The Hyundai Palisade is almost identical to the Kia Telluride in terms of powertrain and platform, but it has a completely different aura to it, placing an even bigger focus on luxury and design. Rather than the boxy design of the Kia, the Palisade is rounded off with a few more eye-catching details like chrome accents. The cabin is full of high-end materials, as even the headliner is a soft suede-like material. You’ll find the same technology and equipment as the Telluride, except the Palisade offers a fully digital gauge cluster as well as power-adjustable third-row seats. Thanks to the headlight design, the IIHS has awarded the Palisade with a Top Safety Pick Plus rating, the highest rating available. Under the hood of the Palisade is a 3.8-litre V6 paired to an eight-speed automatic transmission. For buyers on a budget, Hyundai offers base Palisade with front-wheel-drive for $38,499. All other trim levels come with all-wheel-drive, and the most expensive model available rings in at $53,999.
The boxy Kia Telluride was a pleasant surprise this year and was celebrated for bringing luxury features and high-end appointments to a wider audience. The SUV is not only large and spacious but loaded with family-friendly technology including a PA system that broadcasts the driver’s voice to the rear of the vehicle, and a mode that plays media just to the front speakers, so that kids in the back can nap. Under the hood of the Kia Telluride is a 3.8-litre V6 engine that makes 291 hp and 262 lb-ft of torque. It’s adequate at bringing the Telluride up to speed and helping it tow up to 5,000 lbs when needed, but other vehicles on this shortlist are more powerful or more fuel efficient than this Kia. The Kia has multiple drive modes including off-road settings to help those who need extra confidence when the conditions are less than ideal. The Telluride has several available safety features including rear-seat reminders, safe exit warnings, lane-keeping assistance, many blind-spot monitors and forward-collision warning. The Kia, however, doesn’t earn the highest safety rating from the Insurance Institute for Highway Safety, instead getting a Top Safety Pick rating, which is second best. Finally, the Telluride interior can rival luxury cars for premium feel and accommodations. However, all those frills come with a hefty price tag. The Telluride starts at $44,995 and tops out at $53,995.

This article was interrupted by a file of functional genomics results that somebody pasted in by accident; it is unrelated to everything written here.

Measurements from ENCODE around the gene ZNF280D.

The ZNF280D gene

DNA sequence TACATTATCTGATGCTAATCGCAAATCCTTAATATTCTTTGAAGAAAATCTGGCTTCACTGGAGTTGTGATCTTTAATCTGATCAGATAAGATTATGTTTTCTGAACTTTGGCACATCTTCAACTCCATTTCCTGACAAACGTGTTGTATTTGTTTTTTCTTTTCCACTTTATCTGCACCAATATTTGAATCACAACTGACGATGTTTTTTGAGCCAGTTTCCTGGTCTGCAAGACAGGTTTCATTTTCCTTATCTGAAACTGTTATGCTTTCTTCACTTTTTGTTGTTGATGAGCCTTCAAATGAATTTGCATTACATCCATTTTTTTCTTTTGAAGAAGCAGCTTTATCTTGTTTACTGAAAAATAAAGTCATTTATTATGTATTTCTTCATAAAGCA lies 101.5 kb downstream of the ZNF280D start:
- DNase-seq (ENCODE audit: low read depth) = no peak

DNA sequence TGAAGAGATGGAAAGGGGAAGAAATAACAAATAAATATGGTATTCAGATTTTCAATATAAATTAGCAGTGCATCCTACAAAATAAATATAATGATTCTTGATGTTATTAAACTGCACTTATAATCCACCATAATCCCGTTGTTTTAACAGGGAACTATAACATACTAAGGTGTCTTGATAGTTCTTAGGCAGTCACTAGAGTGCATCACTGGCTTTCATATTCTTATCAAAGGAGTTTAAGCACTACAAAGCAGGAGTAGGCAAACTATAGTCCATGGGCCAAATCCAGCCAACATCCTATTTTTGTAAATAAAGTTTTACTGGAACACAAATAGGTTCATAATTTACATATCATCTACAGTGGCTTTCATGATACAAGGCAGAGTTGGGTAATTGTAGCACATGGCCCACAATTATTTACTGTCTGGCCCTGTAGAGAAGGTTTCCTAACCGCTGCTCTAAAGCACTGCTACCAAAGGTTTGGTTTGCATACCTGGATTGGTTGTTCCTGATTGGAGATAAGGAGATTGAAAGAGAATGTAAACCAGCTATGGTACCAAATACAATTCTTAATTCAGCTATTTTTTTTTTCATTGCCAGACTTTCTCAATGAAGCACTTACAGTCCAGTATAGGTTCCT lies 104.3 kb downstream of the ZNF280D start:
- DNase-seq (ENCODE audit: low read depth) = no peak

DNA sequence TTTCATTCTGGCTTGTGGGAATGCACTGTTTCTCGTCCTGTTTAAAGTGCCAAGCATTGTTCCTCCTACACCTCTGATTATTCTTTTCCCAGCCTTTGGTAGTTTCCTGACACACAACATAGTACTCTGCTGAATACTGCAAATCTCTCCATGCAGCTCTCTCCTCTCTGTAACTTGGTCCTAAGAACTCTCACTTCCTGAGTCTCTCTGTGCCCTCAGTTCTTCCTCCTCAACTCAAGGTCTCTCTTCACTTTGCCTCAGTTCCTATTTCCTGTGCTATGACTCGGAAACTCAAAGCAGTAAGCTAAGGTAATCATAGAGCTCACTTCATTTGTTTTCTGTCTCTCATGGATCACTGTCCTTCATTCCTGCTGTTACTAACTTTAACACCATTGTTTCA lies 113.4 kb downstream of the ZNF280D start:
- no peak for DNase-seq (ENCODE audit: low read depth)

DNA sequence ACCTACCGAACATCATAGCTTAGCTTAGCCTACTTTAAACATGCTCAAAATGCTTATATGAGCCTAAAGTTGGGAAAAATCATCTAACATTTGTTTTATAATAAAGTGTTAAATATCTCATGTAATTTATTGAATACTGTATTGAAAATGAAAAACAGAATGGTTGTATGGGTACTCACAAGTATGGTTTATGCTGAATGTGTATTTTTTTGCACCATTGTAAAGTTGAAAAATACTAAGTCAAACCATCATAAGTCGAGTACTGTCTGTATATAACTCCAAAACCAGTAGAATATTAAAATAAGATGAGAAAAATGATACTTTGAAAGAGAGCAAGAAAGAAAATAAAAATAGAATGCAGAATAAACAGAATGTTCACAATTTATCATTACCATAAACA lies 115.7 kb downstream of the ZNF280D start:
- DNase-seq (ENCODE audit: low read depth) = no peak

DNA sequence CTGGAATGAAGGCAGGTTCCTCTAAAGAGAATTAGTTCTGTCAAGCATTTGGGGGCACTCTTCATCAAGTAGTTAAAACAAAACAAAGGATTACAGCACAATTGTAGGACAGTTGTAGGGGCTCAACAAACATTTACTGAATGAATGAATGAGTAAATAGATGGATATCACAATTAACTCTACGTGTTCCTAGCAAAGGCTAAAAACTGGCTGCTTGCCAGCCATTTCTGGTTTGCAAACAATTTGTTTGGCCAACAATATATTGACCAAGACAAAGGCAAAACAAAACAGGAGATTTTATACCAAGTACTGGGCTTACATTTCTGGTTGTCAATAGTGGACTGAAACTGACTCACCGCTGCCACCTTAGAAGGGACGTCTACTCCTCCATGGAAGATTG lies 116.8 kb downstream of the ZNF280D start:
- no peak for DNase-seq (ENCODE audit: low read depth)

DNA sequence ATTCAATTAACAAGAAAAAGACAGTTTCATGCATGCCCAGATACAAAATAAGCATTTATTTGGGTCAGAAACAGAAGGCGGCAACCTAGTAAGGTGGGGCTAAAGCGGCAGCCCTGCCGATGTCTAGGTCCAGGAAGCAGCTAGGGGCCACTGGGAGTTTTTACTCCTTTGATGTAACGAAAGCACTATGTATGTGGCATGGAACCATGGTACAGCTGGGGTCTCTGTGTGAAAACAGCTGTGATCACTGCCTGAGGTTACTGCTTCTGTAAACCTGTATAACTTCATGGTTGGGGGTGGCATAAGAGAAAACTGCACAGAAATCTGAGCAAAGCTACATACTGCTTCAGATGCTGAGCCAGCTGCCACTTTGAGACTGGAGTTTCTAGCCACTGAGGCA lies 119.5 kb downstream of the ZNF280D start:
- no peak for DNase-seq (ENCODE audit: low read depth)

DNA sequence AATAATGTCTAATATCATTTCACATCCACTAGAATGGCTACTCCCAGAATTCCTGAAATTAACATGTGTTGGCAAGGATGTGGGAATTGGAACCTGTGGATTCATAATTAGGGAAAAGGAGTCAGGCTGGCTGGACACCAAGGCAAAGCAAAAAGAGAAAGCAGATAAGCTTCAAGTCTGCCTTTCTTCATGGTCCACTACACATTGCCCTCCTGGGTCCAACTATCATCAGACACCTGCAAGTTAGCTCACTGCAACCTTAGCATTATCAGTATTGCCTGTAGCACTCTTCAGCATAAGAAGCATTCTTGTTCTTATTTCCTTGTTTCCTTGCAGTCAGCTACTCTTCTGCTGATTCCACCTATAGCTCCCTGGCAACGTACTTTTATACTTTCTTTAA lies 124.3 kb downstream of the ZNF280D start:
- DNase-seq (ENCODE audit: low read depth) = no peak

The Subaru Ascent is the Japanese automaker’s latest attempt to stand out in the three-row SUV segment. Fortunately for Subaru, our experts have plenty of good things to say about the Ascent and many have praised the SUV for being roomy yet driving like a much smaller vehicle, meaning it’s easy to maneuver and park. Under the hood of this SUV is a turbocharged 2.4-litre flat four-cylinder engine that makes 260 horsepower and 277 lb-ft of torque. That motor is paired to a fuel-efficient CVT and the brand’s symmetrical AWD. That’s good for 10.4 litres per 100 km, some of the best fuel economy out of the finalists. As impressive as the powertrain is, some buyers may miss the different drive modes that are found on the other vehicles or may prefer the feeling of a more traditional automatic transmission over the CVT. The Ascent is plenty spacious for passengers, but it’s also very safe too, earning an IIHS Top Safety Pick Plus rating. Thanks to the EyeSight suite of safety equipment, this Subaru comes with adaptive cruise control, lane-keeping assistance and forward collision warning. Base Ascent models are also fairly affordable at $36,695, and fully loaded models won’t break the bank either, ringing in at $50,995. The Subaru Ascent is very family friendly and boasts a huge amount of cupholders.